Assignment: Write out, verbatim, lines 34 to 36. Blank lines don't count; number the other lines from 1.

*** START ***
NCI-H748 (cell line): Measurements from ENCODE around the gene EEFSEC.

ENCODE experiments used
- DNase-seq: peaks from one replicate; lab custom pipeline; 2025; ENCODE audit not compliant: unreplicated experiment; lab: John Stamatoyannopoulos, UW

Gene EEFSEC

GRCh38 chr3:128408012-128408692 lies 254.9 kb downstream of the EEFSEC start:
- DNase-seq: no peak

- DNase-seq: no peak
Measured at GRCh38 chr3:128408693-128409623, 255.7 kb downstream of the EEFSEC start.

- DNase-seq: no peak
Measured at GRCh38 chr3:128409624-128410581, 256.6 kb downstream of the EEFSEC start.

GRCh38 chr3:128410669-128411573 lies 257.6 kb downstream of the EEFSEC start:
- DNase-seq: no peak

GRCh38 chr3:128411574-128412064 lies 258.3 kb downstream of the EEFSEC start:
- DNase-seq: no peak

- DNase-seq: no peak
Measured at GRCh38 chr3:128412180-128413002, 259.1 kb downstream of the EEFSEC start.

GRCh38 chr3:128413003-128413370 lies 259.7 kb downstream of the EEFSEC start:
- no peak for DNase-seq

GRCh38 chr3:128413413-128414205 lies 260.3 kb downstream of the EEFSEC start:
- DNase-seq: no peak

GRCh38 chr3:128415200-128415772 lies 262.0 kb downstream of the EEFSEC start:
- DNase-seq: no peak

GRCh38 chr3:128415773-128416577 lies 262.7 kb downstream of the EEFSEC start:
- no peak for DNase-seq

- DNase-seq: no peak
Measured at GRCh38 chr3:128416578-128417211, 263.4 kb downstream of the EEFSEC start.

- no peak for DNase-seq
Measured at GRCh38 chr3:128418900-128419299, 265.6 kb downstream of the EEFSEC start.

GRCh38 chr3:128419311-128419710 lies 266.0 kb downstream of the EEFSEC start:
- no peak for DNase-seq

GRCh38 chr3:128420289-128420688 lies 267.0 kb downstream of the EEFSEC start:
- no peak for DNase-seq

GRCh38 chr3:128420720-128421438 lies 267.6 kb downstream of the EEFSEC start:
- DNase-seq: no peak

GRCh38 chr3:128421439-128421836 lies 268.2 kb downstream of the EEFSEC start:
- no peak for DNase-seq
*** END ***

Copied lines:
- DNase-seq: no peak

GRCh38 chr3:128421439-128421836 lies 268.2 kb downstream of the EEFSEC start:
- no peak for DNase-seq